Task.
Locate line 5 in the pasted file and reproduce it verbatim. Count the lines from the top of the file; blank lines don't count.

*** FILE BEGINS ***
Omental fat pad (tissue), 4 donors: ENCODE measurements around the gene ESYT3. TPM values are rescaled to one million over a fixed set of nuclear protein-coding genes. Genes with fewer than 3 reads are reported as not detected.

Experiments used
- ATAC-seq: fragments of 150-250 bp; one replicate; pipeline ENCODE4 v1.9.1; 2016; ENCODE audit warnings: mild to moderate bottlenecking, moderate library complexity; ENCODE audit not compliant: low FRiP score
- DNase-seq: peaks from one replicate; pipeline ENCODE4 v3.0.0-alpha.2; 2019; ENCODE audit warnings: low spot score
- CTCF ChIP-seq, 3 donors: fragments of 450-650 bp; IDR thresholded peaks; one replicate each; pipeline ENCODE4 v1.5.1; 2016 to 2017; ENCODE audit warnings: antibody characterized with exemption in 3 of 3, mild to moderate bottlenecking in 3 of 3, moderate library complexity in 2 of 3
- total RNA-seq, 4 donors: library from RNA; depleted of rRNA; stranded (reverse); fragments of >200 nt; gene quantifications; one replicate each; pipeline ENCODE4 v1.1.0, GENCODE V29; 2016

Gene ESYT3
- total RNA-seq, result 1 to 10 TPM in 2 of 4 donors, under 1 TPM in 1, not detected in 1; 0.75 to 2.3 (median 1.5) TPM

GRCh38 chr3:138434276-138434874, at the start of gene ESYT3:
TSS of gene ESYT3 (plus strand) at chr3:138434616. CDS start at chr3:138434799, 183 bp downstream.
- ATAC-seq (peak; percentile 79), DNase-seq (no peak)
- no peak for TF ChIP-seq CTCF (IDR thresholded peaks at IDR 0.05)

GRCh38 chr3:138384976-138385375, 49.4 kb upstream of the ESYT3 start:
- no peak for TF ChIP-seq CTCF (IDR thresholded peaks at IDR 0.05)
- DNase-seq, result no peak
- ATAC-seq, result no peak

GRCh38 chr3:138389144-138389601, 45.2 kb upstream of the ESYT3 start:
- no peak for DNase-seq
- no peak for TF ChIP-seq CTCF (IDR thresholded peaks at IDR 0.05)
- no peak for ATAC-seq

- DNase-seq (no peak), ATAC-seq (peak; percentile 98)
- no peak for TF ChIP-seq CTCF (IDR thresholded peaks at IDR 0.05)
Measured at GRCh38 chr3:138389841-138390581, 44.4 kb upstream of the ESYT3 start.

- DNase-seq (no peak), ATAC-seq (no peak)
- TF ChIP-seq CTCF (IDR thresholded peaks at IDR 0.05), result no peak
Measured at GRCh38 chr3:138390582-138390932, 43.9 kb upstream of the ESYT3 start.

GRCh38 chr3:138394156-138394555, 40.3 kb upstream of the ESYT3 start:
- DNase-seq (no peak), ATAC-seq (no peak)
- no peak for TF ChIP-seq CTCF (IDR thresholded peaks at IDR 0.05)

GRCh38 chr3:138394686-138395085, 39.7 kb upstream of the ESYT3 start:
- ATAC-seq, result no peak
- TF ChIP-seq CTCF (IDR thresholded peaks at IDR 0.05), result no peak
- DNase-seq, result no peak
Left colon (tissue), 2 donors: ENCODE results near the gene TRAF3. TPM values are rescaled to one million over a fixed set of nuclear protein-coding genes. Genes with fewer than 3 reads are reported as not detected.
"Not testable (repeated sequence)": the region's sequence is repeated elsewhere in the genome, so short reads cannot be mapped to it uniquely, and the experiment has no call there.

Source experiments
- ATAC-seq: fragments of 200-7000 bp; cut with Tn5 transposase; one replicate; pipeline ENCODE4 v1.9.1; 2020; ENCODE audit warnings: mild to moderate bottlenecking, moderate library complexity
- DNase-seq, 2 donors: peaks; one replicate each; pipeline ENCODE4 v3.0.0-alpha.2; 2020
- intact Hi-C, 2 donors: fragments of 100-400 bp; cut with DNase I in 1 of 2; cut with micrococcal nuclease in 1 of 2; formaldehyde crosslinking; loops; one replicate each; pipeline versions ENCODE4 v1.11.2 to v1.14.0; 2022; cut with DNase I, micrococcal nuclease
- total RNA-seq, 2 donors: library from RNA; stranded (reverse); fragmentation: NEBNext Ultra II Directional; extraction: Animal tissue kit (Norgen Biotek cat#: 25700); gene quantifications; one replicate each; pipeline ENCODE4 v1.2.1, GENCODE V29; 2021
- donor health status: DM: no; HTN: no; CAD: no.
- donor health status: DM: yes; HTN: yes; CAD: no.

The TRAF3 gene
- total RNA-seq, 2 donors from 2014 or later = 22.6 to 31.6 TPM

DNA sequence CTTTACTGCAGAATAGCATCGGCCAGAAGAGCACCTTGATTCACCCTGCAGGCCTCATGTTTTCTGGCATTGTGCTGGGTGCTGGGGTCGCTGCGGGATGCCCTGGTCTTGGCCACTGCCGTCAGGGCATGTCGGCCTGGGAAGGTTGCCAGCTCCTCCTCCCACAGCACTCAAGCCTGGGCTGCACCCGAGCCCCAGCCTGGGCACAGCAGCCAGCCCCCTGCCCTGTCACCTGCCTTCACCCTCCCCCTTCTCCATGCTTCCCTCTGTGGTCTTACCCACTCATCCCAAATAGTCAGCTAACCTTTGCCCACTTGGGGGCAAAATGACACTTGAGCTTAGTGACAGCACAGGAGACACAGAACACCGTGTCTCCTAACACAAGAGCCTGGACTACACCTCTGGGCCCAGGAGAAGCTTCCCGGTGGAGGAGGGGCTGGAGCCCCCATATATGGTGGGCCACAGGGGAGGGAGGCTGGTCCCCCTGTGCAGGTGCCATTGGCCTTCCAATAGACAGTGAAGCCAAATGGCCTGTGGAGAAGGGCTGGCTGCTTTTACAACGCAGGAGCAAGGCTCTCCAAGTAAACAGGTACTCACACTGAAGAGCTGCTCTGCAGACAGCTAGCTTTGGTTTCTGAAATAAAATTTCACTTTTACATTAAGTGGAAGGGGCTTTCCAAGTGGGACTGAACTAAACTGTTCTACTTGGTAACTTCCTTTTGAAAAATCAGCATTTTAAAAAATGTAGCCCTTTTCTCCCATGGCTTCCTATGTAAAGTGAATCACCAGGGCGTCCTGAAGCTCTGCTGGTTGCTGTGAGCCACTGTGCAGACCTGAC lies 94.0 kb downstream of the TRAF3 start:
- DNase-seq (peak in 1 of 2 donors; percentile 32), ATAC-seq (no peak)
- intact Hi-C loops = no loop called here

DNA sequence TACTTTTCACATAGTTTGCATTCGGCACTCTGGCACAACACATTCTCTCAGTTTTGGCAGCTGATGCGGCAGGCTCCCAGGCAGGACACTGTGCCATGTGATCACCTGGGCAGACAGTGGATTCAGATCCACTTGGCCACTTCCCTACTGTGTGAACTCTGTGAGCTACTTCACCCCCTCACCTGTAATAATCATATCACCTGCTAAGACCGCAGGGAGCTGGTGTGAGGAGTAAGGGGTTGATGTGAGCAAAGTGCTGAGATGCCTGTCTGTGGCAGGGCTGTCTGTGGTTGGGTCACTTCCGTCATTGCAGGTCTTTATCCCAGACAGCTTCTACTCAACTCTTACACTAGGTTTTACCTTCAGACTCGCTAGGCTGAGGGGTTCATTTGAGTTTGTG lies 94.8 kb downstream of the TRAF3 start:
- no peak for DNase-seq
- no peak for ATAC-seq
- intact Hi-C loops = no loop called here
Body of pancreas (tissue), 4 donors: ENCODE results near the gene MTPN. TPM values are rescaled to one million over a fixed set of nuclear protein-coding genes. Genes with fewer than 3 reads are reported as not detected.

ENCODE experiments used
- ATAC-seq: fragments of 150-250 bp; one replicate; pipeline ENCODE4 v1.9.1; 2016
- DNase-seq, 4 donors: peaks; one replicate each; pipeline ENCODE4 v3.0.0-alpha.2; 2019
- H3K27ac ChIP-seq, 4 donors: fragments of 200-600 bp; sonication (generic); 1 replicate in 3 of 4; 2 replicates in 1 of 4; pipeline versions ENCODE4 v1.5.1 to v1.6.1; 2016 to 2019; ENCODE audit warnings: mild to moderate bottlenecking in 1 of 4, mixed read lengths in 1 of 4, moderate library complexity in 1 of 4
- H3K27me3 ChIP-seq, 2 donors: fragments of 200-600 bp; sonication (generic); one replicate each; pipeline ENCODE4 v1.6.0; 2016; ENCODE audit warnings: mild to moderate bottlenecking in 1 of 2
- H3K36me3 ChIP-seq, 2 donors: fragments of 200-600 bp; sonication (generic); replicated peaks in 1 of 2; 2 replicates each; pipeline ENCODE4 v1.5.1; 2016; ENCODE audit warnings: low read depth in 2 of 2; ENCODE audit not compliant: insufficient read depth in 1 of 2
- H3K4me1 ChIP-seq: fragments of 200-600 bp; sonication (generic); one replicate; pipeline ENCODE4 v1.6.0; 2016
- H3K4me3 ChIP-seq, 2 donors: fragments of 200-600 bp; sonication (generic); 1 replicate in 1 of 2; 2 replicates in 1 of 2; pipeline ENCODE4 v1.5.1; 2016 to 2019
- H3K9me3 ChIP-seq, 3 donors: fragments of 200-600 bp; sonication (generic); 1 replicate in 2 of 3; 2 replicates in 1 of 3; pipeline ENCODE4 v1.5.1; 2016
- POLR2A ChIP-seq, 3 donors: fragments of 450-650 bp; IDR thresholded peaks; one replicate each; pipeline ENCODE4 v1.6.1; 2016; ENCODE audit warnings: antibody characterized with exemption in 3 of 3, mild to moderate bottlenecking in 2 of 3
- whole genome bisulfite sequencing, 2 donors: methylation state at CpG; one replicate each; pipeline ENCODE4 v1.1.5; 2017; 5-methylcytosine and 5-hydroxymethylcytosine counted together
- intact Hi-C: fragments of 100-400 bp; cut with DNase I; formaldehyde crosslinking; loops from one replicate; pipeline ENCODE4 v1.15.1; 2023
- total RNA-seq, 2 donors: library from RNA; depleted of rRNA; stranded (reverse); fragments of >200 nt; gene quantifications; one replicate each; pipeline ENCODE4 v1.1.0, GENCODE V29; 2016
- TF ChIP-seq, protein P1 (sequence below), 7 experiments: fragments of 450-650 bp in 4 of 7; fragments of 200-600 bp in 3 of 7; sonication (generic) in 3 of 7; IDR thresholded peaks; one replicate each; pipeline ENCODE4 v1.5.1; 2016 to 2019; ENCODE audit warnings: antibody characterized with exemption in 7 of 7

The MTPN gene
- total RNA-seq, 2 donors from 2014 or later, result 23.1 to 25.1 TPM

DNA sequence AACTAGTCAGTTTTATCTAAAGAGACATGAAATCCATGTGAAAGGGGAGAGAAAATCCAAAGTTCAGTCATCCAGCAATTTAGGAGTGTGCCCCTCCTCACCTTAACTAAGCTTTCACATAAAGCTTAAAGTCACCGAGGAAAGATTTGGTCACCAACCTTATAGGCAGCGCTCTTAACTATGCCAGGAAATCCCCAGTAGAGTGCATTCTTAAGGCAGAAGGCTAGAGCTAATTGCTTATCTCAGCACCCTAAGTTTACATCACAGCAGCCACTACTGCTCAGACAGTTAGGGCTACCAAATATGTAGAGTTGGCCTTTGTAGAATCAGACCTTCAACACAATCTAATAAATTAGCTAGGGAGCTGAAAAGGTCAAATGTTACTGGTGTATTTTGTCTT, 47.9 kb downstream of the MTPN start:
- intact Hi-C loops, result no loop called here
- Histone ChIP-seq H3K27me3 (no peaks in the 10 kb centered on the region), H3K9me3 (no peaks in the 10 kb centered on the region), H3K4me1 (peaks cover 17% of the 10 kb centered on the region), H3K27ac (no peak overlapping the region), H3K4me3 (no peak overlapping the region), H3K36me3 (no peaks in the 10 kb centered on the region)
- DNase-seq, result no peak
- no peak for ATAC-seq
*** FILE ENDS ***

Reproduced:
- CTCF ChIP-seq, 3 donors: fragments of 450-650 bp; IDR thresholded peaks; one replicate each; pipeline ENCODE4 v1.5.1; 2016 to 2017; ENCODE audit warnings: antibody characterized with exemption in 3 of 3, mild to moderate bottlenecking in 3 of 3, moderate library complexity in 2 of 3